– It was a Nebraska rancher who donated the very first bison to the Smithsonian’s collection, so it seems natural to travel on to Omaha to visit “Scout,” the beloved bison on view at the Durham Museum. At 7 ½’ high and 10’ long, this magnificent specimen helps to tell the important story of the Midwest’s history with the bison. As part of their bison interpretation, the Durham Museum uses the online resource Tracking the Buffalo from the National Museum of American History. Go ahead – take the site’s interactive test to guess what you could make from all the parts of the animal.

–  Some bison though, were revered beyond all that they could provide for Native people. A white bison is extremely rare, appearing once in approximately five million births. For this reason, these animals are considered sacred and possess great spiritual power to Native and non-Native people alike. Given this extreme rarity, where could you ever see one now?! The Montana Historical Society in Helena displays “Big Medicine,” a white buffalo who died in 1959. With blue eyes, tan hooves, and a brown topknot, there’s still plenty of reasons to revere the beauty of this extraordinary specimen today.

"White Medicine" on view at the Montana Historical Society

“Big Medicine” on view at the Montana Historical Society

– As rare as Big Medicine is, perhaps no bison has the hometown spirit of “On the Wind,” the massive bronze bison who greets visitors to the History Colorado Center in Denver. He’s been seen wearing bandannas when the stock show comes to town, a Broncos jersey during football season, and even a bike helmet during the recent Pro Challenge cycling race through the state. He’s also an important reminder of the stories told inside the Center about the historic relationship between bison and the peoples of the West.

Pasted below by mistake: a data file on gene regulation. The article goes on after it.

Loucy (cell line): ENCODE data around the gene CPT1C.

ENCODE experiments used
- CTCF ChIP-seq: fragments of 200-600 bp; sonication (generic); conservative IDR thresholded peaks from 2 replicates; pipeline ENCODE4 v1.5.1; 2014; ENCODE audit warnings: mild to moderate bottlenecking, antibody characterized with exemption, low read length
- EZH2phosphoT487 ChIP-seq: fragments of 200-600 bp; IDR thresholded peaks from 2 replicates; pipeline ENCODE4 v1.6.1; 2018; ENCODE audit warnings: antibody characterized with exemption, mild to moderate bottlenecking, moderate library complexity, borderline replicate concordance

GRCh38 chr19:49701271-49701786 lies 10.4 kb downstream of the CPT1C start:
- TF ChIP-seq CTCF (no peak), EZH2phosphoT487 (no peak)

– To travel even further back in time, check out the archeological remains of a gigantic Ice Age bison at the Denver Museum of Nature and Science. Excavated from the Colorado Rockies, this iconic specimen and its neighbors represent one of the most significant fossil discoveries ever made in Colorado.  How gigantic was it?  Twice the size of a modern bison!  How do we know?  It had a horn spread more than 7’ wide (compared with the 2 ½’ spread of the modern buffalo).

HistoryCObison

“On the Wind” in Denver reflects the community

– If you’re finding it hard to imagine the size of a modern bison without actually seeing one, the South Dakota State Historical Society can help you out.  They’ve devised a fun 30-page coloring sheet called How Big is a Buffalo. Bison make quite an appearance in the Society’s education kits, which include objects, lesson plans, worksheets and ideas for additional activities. The Buffalo and Plains Indians, Lewis and Clark, and Archeology kits are just a few that explore all facets of this great American species.

– Lest you think the Affiliate bison only roam west of the Mississippi, think again.  The Mashantucket Pequot Museum in Connecticut is currently displaying The Bison: American Icon exhibition, which explores “the dramatic changes that occurred to the bison and its habitat, and to the people who depended on it for their daily existence.” At the end of September, the Museum invites visitors to take the Bison Challenge – an outdoor activity that will test your speed, strength, and senses against the performance of a bison.  Good luck!

Bison: American Icon exhibit on view at the Mashantucket Pequot Museum

The Bison: American Icon exhibit on view at the Mashantucket Pequot Museum

As the song goes, “oh give me a home… “  It’s gratifying to see how many Affiliate “homes” across America celebrate the iconic bison, and that the Smithsonian will soon provide two of them a home in the nation’s capital.

How does your museum interpret the mighty bison? (We’re looking at you Idaho and Oklahoma)  Tell us your stories!

 

(Footnote:  “bison” and “buffalo” are often used interchangeably.  Culturally this is correct; scientifically it is not.  Technically, bison and buffalo are not the same animal. Click here to compare their differences.)

 

buffalomeThe author is a National Outreach Manager in Smithsonian Affiliations, and a long-time buffalophile.